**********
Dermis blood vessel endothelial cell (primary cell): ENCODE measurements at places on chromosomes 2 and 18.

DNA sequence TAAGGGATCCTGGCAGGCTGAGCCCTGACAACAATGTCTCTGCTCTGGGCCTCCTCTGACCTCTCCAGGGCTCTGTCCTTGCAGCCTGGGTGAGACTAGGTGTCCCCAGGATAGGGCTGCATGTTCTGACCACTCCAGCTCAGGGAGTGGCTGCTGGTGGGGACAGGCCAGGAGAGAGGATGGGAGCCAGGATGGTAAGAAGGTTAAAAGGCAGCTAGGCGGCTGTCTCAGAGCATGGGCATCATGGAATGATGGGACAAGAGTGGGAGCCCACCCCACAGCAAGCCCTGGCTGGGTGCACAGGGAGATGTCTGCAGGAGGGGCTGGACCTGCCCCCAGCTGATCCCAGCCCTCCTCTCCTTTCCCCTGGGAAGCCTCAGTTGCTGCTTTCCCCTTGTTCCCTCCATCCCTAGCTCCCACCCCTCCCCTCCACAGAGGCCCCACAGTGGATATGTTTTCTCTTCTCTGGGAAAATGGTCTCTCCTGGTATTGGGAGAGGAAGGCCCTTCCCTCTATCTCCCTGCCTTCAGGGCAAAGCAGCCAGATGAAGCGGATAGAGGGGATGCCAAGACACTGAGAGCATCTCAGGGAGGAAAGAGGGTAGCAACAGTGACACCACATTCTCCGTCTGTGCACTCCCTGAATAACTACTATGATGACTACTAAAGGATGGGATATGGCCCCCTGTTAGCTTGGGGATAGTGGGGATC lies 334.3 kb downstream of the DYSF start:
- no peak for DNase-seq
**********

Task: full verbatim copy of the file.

Dermis blood vessel endothelial cell (primary cell): ENCODE measurements at places on chromosomes 2 and 18.

DNA sequence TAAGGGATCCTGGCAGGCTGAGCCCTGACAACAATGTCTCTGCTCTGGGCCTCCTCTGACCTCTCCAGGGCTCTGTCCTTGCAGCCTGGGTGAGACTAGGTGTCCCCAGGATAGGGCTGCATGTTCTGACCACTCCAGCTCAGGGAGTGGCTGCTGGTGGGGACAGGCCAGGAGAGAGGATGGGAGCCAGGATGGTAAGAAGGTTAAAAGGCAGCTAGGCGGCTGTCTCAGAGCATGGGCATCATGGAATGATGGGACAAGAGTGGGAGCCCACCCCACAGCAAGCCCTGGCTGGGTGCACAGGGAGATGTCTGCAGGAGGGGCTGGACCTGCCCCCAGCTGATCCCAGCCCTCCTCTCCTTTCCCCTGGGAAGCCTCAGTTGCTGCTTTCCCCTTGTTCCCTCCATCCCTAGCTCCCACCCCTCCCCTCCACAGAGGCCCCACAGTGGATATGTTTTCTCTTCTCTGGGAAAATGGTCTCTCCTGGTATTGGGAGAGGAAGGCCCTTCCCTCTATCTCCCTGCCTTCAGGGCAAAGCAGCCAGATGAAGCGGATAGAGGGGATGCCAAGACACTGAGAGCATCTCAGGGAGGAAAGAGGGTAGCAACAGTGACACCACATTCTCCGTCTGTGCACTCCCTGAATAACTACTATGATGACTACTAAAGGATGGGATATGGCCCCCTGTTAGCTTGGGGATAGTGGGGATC lies 334.3 kb downstream of the DYSF start:
- no peak for DNase-seq